The Messiah of Psalm 118

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Often regarded as the center chapter of the Bible, Psalm 118 contains multiple prophecies regarding the Messiah. This psalm is beautiful and it paints a glorious picture of the future hope the Messiah brings. From verses 17 through 26 God addresses His chosen nation. The Messiah will be sent to Israel, be rejected, but while the temple still stands, He will be presented and His death will only be temporary. Below are three prophecies and how they played out many years later in Jesus of Nazareth.

  1. Death is not the end for the Messiah (Psalm 118:17)
    • In Luke 24 the tomb of Jesus is found to be empty. Not only that but there is an angel watching over it declaring that Jesus is risen. He says, “Why do you look for the living among the dead?” Jesus met with hundreds of people after He had risen from the grave. Death was not the end for Him.
    • “But in fact Christ has been raised from the dead, the firstfruits of those who have fallen asleep.” 1 Corinthians 15:20 ESV
  2. The Messiah is the rejected Chief Cornerstone (Psalm 118:22-23)
    • Jesus told several parables or stories about how the religious authorities of the time would reject Him. And most did. The parable about the landowner in Matthew 21 was particularly concise at building this theme. His time here on earth, Jesus was met by constant criticism and hostility by the religious authority.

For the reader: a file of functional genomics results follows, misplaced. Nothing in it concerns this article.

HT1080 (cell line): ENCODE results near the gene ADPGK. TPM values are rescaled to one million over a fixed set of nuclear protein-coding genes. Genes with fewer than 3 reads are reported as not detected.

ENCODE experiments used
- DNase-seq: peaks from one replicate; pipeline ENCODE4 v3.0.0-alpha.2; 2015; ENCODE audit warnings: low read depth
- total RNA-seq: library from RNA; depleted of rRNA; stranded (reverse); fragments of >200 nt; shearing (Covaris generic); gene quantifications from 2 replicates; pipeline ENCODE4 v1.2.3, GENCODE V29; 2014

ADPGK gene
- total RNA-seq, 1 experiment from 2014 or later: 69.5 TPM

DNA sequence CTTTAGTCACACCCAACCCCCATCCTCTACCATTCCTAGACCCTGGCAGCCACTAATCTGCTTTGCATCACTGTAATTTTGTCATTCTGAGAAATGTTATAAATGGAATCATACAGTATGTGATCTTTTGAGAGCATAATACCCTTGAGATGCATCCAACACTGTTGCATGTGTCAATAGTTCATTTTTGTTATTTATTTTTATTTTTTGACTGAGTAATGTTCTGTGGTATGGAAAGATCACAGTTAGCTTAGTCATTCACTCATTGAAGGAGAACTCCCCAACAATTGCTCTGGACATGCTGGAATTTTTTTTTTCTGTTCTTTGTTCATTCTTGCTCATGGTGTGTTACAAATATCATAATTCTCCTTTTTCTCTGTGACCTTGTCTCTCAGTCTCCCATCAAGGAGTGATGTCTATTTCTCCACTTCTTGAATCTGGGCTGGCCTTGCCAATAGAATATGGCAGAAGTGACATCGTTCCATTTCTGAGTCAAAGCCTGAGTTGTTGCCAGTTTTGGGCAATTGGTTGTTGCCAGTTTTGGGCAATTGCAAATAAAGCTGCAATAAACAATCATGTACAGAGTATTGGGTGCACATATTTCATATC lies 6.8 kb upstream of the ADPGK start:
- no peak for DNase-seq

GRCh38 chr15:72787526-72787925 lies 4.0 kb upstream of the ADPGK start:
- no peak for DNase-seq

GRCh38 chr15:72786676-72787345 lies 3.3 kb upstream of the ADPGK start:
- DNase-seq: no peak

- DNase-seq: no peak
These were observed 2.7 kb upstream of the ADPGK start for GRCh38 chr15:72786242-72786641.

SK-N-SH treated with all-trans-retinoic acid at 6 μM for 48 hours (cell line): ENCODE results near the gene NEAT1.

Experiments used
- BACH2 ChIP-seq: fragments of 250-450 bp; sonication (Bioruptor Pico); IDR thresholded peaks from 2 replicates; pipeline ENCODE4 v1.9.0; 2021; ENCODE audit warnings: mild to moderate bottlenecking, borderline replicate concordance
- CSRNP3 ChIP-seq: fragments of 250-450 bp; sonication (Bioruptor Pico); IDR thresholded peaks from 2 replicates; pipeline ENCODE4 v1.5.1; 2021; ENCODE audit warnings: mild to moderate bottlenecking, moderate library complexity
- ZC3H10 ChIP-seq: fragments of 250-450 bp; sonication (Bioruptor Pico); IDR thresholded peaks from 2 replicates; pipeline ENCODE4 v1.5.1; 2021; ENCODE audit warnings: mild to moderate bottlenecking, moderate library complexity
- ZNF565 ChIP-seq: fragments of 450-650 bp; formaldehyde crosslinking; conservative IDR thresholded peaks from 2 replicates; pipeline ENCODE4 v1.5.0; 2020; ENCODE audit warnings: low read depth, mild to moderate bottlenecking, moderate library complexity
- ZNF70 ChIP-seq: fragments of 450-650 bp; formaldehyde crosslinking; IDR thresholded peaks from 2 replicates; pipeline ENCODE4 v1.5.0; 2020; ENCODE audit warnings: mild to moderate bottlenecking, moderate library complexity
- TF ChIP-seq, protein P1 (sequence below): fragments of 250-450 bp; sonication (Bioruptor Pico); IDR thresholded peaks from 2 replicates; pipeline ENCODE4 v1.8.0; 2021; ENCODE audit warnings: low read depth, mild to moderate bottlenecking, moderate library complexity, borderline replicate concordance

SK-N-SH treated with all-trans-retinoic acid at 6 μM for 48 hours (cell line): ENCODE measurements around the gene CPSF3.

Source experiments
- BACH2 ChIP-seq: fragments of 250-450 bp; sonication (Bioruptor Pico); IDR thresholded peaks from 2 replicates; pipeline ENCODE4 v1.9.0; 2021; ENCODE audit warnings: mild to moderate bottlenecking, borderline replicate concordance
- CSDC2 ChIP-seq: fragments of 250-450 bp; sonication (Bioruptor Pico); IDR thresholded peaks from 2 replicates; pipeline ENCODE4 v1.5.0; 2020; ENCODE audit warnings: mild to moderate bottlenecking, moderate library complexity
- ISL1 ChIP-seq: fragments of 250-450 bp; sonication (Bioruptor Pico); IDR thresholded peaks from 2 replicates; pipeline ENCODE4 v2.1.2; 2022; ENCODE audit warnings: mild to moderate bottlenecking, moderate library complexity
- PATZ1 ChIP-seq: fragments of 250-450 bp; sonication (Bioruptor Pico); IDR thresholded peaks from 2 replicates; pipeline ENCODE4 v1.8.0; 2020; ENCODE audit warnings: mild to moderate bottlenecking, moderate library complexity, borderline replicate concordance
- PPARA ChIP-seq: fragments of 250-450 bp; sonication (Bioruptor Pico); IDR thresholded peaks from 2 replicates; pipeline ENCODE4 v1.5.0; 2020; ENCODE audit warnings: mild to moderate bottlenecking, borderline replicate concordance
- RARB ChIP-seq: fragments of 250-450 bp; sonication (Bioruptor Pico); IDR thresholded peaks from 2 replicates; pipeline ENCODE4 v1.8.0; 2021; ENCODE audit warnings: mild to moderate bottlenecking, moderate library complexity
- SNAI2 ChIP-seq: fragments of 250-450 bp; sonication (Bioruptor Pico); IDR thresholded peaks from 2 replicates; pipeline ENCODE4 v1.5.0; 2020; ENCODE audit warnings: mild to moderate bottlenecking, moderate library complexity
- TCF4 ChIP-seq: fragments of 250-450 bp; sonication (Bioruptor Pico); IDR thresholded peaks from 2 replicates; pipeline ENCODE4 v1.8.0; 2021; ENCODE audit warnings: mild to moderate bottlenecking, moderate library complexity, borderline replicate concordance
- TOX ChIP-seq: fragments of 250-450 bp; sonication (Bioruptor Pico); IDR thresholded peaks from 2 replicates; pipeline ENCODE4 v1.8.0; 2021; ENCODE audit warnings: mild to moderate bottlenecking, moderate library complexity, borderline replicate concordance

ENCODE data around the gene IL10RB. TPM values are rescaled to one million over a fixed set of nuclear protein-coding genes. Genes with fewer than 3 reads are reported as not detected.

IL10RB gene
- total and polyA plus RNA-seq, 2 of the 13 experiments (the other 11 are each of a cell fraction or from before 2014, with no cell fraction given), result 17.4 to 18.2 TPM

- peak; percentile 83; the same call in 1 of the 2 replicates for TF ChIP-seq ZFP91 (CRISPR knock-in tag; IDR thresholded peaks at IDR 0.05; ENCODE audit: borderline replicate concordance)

• “For it stands in Scripture: Behold, I am laying in Zion a stone, a cornerstone chosen and precious, and whoever believes in him will not be put to shame.” So the honor is for you who believe, but for those who do not believe, The stone that the builders rejected has become the cornerstone,” and A stone of stumbling, and a rock of offense.” They stumble because they disobey the word, as they were destined to do. 1 Peter 2:6-8 ESV
  3. The “Blessed One” of the Lord will be presented to Israel while the Temple stands (Psalm 118:26)
    • Multitudes sang praises about Jesus as He entered Jerusalem as being the Blessed one of God. Check out Matthew 21. Not long after this, Jesus enters the Temple to cleanse it from the profane acts being done there. Not long after, the vail would be torn and the Temple period would come to a quick close. But the Temple still had to be there. Let’s not forget that Israel was without a Temple for a long time until Herod rebuilt it just in time for Jesus’ arrival on planet earth. If the Messiah had come at any other time, these three prophecies couldn’t have worked. They could only come true in Jesus.

This concludes our walk through the book of Psalms. There are so many other Psalms we could look at. Here are some that were not included if you’d like to give them a read for further study: Psalm 78:1-2, 80:17, all of 88, 89:27 and 35-37, 90:2, 91:11-12, 129:3, and 147:2-6. We’ll conclude phase II of this study by looking at a couple of the Proverbs. Stay tuned! God bless brothers and sisters.

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